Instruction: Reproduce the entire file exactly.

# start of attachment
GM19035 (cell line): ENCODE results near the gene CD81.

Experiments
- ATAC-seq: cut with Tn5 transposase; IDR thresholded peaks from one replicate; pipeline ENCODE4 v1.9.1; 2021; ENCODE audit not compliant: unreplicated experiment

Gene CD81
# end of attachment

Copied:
GM19035 (cell line): ENCODE results near the gene CD81.

Experiments
- ATAC-seq: cut with Tn5 transposase; IDR thresholded peaks from one replicate; pipeline ENCODE4 v1.9.1; 2021; ENCODE audit not compliant: unreplicated experiment

Gene CD81